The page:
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Sedition: the act of a person forcefully trying to overthrow, take down, hinder, or delay the government or its laws by doing so through words or speech; conduct or speech that incites individuals to violently rebel against the authority of the government; inciting or participating in rebellion against the constitutionally established government, its processes and institutions, or the rule of law.

Our concerns about election deniers who have run for, and in some cases won, elective office (and about those who support them) are justified. Yet for too long we have self-crippled our ability to fix this travesty. We have tended to attribute election denialism to conspiracy theories generated by wackos. This over-simplifies—in fact it trivializes—the problem, which then makes it far more difficult to solve (if it is even solvable). Trivializing election denialism as merely the province of wackos leads us to see it as though it is a one-stop problem with a one-stop solution: waking the unwoke.

It is not a one-stop problem. The problem is not that election deniers are unwoke (or it is not only that they are unwoke); it’s that election deniers fail to distinguish between outcomes that are theoretically possible and those that are realistically likely. This happens for many reasons: Some deniers are believers, some are cynics, some are confused, and some are running PsyOps. In the case of potential voter fraud, deniers are not wholly wrong. Our existing anti-voter-fraud systems are elementary, and it is possible, even easy, to skirt them. What deniers refuse to consider—because to consider it would undermine their agendas—is the reason that our anti-voter-fraud systems are elementary. They don’t need to be more complicated. The systems we have are working just fine; they are elementary because, though cheating is easy, no one is doing it.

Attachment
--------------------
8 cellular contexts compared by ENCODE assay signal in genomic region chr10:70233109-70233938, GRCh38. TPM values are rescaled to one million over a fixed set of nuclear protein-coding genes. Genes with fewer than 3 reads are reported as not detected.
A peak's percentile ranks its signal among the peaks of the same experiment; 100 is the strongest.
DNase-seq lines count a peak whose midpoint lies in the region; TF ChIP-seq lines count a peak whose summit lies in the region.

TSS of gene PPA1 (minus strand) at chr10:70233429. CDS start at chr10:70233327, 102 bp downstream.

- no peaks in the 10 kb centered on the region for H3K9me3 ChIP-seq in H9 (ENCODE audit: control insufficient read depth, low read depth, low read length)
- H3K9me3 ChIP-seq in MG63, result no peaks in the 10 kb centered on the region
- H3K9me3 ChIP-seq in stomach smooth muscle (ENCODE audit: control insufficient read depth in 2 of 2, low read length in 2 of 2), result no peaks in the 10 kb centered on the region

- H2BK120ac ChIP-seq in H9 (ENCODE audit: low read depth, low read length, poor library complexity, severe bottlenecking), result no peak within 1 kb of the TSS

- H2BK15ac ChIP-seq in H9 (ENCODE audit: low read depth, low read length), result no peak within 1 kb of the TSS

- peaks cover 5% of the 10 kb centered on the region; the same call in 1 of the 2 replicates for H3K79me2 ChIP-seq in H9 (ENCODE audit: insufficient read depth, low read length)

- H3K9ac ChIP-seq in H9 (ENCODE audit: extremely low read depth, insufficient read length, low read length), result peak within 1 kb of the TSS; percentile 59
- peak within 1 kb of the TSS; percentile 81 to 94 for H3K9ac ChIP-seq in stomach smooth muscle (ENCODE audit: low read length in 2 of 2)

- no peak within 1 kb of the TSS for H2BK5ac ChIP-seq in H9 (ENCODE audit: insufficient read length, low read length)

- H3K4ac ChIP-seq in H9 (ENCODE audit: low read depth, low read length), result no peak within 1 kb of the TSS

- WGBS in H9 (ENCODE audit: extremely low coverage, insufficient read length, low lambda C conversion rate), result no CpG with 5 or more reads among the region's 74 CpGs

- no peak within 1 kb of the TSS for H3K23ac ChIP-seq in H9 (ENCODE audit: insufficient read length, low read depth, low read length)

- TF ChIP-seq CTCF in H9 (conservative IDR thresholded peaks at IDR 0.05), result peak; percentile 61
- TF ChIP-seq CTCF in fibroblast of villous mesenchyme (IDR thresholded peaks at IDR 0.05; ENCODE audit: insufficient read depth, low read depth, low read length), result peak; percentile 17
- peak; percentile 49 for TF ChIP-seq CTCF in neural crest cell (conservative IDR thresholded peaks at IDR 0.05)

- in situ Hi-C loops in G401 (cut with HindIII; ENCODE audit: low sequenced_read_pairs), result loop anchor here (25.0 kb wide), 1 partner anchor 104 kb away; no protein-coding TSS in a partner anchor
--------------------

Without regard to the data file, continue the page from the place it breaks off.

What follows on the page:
Well, not no one: There have been a few recent instances of voter fraud, although, so far as we know, all have been committed by right wingers who were attempting to a) thumb local election scales, based on the snake-eating-its-own-tail logic that they believed they had to because Democrats were cheating (they weren’t); or b) prove the ease of voter fraud, something everyone already knew. In fact, between 1776 and 2016, our simple and open elections systems were a point of national pride. Cheating to show how easy it is to cheat is like randomly shooting a stranger on a crowded street to prove how easy it is, then proposing, as a remedy, that sufficient police be hired and placed six feet apart on every block. (Only a police state can obviate the need for a police state.)

These two positions—what might happen in an election vs. what does happen—are irreconcilable. They share no common ground because they exist within mutually exclusive paradigms. The former position is fantasy, the latter reality. Though myriad human misbehaviors are conceivable, and many of them are, alas, performable, it is realistically impossible to guard against everything that we can imagine doing. Nor do we manage our lives that way. It is possible that someone riding a bicycle will be struck and killed by lightning, in fact it has happened, but we ride our bicycles anyway, and we don’t carry lightning rods.

But here’s where it gets as serious as a heart attack. One of the drivers of fascism derives from governments imposing arbitrary regulations based on the anxiety of the month: One month it’s voter fraud, the next month it’s socialism. Of these two positions, one is American, the other authoritarian.

Among the radical departures our Founders pursued, based on their knowledge of previous approaches to governing, was to structure a government based on minimal intervention in citizens’ lives, and then only when deemed necessary by representatives of the people. (In that limited sense, American government has always been infused with a libertarian spirit.) So in response to their dissatisfaction with government by codified whim, the Founders built our system so that citizens’ behavior is assumed legal except where it is specifically declared illegal, and then those in power must justify making it illegal. The Founders set up our system so that people would be left alone to pursue their happiness unless their pursuit interfered with others pursuing theirs. The old American saw is that we’re free to swing our fists as long as no one else’s nose is in the way.

Our Constitution also recognizes that humans, even with the noblest of intentions, are both fallible and self-deluding, so it is a litany of thou shalt nots. The Founders’ intent was to limit a government’s potential for abusing power, which to them meant abusing its citizens. The Constitution is comprised of boundaries, limits, checks and balances, prior restraints.

It is intellectually and politically lazy to talk about limiting government. It is not government that abuses citizens, it is citizens acting in the name of government who abuse citizens. That’s what a “government of laws, not [people]” means. The Founders, having seen what humans can talk themselves into doing to one another—often under the rubric of doing something for one another (what a difference a preposition makes)—tried to foresee and prevent many of those things.